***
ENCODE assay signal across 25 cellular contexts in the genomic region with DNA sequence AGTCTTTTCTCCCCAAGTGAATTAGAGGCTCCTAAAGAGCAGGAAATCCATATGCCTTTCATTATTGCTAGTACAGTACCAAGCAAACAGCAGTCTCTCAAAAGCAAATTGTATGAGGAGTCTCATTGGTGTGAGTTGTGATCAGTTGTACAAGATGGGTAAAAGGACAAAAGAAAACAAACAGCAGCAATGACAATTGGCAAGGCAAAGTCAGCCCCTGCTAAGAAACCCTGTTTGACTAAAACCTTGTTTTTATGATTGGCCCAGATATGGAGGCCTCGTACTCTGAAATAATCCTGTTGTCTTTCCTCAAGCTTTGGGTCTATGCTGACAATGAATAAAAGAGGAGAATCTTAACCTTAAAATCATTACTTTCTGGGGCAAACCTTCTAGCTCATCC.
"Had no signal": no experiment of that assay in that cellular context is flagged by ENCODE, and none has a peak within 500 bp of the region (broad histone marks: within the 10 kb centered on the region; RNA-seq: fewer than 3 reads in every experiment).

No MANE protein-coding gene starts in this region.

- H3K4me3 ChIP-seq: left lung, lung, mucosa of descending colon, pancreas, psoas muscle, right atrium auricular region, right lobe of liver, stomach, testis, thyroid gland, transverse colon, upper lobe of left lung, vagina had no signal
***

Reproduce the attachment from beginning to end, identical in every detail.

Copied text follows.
ENCODE assay signal across 25 cellular contexts in the genomic region with DNA sequence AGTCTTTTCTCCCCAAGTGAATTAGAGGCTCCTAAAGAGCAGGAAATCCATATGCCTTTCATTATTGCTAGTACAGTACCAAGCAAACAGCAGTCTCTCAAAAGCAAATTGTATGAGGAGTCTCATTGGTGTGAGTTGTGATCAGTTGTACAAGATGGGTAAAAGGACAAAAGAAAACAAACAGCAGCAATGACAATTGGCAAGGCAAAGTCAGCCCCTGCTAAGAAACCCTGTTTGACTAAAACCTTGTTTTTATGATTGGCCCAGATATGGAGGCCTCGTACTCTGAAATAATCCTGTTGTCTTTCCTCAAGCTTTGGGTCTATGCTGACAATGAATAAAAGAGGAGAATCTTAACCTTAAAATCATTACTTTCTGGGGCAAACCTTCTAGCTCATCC.
"Had no signal": no experiment of that assay in that cellular context is flagged by ENCODE, and none has a peak within 500 bp of the region (broad histone marks: within the 10 kb centered on the region; RNA-seq: fewer than 3 reads in every experiment).

No MANE protein-coding gene starts in this region.

- H3K4me3 ChIP-seq: left lung, lung, mucosa of descending colon, pancreas, psoas muscle, right atrium auricular region, right lobe of liver, stomach, testis, thyroid gland, transverse colon, upper lobe of left lung, vagina had no signal